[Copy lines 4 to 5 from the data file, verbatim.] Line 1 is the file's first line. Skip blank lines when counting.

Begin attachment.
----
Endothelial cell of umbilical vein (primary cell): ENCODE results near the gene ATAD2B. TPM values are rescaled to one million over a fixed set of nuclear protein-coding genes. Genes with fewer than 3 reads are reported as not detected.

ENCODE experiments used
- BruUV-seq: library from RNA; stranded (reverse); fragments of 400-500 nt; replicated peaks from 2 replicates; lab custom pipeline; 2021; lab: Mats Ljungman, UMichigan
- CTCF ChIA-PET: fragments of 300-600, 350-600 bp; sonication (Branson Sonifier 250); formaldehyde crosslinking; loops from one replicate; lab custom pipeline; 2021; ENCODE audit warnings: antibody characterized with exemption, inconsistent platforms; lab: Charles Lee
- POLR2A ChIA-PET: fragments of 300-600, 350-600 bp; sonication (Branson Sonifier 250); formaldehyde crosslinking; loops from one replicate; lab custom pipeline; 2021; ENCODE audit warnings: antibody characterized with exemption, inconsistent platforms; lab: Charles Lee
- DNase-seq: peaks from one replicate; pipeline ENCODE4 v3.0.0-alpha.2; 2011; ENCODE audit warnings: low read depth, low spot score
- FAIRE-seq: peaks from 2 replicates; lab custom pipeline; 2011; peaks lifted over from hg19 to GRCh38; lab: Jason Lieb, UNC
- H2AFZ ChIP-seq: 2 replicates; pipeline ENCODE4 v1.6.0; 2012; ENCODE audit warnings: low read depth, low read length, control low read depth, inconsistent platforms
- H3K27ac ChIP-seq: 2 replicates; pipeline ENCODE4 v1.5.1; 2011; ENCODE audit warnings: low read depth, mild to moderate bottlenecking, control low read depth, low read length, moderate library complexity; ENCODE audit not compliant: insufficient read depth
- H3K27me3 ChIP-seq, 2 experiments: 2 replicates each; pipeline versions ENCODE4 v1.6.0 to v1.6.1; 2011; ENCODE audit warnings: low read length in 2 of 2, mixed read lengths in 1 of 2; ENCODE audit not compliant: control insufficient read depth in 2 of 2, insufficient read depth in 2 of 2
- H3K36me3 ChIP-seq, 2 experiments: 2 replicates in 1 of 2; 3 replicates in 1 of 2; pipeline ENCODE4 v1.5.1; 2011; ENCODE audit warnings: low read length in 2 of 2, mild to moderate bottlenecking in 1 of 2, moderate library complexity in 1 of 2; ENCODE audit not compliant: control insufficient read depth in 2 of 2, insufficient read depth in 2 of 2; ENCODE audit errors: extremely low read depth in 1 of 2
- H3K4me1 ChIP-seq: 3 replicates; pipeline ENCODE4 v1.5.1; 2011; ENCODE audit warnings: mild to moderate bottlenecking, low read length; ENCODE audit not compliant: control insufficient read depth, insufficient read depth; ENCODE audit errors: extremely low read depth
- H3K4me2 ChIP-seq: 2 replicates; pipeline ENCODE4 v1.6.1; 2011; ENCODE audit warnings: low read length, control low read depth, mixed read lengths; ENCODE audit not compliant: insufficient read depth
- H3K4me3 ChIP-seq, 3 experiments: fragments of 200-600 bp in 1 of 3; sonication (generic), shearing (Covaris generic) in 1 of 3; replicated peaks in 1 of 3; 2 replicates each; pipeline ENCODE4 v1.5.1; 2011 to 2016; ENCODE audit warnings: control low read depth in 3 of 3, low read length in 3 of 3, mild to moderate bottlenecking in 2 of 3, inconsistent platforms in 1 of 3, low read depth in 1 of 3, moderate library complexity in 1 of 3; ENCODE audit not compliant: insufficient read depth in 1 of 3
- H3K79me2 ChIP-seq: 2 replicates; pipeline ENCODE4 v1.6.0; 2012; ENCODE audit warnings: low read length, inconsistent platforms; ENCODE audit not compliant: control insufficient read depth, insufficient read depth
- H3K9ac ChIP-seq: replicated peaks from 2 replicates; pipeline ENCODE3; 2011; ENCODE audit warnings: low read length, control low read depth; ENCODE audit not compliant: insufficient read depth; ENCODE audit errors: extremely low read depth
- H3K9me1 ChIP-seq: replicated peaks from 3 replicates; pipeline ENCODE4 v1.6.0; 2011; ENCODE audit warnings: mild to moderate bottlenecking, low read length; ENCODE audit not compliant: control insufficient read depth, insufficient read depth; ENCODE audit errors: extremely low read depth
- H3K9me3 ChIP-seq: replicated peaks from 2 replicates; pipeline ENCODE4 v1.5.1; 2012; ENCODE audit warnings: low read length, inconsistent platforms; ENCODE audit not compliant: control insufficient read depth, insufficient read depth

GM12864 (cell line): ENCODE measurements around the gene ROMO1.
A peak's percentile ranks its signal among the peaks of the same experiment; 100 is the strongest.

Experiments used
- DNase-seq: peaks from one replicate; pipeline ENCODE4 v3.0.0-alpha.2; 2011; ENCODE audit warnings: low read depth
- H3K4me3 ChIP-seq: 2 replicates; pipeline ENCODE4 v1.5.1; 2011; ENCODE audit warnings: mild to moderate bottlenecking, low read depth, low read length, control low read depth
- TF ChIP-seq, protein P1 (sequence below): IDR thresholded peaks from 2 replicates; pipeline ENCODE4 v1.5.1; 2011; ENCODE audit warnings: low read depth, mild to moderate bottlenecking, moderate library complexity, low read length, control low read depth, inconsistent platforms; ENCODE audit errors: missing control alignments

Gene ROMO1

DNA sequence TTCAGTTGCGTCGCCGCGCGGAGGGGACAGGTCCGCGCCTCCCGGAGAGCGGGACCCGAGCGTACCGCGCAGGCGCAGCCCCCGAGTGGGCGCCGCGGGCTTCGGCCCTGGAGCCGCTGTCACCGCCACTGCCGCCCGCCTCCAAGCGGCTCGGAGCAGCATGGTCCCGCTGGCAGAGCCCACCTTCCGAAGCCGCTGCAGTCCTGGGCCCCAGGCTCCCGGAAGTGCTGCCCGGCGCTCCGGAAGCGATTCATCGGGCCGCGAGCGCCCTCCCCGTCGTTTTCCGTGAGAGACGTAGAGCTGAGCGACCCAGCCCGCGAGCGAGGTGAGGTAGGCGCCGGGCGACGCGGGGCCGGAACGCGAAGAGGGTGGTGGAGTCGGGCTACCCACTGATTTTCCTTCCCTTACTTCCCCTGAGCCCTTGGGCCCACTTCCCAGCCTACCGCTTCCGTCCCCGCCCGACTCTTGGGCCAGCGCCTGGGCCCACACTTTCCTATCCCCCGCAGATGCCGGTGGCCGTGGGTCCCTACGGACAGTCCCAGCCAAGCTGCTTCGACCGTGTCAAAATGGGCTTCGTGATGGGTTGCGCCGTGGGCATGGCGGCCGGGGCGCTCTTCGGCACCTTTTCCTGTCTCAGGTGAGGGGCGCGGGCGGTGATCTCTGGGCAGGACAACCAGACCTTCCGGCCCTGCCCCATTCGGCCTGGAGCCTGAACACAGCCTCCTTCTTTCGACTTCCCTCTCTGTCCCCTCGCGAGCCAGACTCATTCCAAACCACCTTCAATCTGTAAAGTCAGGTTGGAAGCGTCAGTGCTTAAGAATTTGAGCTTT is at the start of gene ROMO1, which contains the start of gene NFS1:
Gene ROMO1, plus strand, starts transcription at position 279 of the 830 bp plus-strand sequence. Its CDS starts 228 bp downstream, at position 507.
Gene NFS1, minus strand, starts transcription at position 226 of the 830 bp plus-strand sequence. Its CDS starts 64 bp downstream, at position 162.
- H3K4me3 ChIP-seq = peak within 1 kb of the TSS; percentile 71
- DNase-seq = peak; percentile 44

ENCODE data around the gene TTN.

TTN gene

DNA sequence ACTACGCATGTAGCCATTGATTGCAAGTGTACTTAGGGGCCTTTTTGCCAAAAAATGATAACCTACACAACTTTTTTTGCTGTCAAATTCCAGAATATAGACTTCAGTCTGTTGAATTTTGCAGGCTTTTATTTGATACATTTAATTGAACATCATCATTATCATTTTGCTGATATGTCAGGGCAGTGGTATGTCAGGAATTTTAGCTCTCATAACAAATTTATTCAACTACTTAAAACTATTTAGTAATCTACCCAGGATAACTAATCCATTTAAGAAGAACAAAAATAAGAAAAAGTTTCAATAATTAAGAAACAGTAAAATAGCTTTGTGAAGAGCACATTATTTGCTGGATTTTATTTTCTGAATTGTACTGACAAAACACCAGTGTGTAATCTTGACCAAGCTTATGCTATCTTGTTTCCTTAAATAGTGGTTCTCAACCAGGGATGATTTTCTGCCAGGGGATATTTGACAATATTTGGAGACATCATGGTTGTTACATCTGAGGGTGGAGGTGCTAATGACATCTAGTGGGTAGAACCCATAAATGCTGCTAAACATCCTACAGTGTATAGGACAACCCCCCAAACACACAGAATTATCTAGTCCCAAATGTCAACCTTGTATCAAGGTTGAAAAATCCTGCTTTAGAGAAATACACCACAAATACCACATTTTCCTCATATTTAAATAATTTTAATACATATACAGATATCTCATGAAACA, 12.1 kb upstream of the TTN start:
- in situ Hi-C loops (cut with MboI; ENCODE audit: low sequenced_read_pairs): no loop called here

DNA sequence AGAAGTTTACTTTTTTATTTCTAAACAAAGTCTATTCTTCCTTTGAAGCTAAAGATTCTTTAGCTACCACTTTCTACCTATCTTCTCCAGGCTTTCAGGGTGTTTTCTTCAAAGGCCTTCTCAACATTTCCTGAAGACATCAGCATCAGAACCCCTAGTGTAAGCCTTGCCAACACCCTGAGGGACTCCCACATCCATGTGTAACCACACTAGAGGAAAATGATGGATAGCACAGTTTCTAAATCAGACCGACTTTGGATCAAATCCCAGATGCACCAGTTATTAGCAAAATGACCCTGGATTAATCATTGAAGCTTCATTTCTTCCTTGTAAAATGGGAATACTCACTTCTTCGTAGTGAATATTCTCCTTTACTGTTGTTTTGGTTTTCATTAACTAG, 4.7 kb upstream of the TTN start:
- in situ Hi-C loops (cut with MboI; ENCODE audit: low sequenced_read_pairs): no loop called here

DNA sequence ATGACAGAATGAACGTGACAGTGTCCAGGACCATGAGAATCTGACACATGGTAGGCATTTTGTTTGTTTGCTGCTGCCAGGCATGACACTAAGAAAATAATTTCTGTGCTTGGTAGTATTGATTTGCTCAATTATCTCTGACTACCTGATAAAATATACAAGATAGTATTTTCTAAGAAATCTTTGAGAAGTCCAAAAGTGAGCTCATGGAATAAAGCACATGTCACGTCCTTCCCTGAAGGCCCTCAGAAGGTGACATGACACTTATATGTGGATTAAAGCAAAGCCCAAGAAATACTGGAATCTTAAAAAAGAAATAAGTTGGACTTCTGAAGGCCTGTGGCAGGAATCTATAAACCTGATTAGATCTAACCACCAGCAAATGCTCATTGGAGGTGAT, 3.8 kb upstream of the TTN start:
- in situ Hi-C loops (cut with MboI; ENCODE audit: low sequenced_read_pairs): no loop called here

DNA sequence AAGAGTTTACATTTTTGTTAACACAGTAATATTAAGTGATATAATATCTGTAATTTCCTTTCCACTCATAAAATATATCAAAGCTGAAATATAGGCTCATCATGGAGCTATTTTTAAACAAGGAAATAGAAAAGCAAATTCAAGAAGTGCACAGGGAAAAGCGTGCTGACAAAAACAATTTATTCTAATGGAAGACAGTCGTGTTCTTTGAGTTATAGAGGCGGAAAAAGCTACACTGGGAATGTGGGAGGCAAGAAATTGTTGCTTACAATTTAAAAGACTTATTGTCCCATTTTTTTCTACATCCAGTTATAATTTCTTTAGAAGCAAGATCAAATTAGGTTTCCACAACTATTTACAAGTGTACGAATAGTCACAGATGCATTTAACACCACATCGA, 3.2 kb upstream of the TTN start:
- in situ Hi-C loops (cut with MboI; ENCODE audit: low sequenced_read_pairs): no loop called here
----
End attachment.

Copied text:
- CTCF ChIA-PET: fragments of 300-600, 350-600 bp; sonication (Branson Sonifier 250); formaldehyde crosslinking; loops from one replicate; lab custom pipeline; 2021; ENCODE audit warnings: antibody characterized with exemption, inconsistent platforms; lab: Charles Lee
- POLR2A ChIA-PET: fragments of 300-600, 350-600 bp; sonication (Branson Sonifier 250); formaldehyde crosslinking; loops from one replicate; lab custom pipeline; 2021; ENCODE audit warnings: antibody characterized with exemption, inconsistent platforms; lab: Charles Lee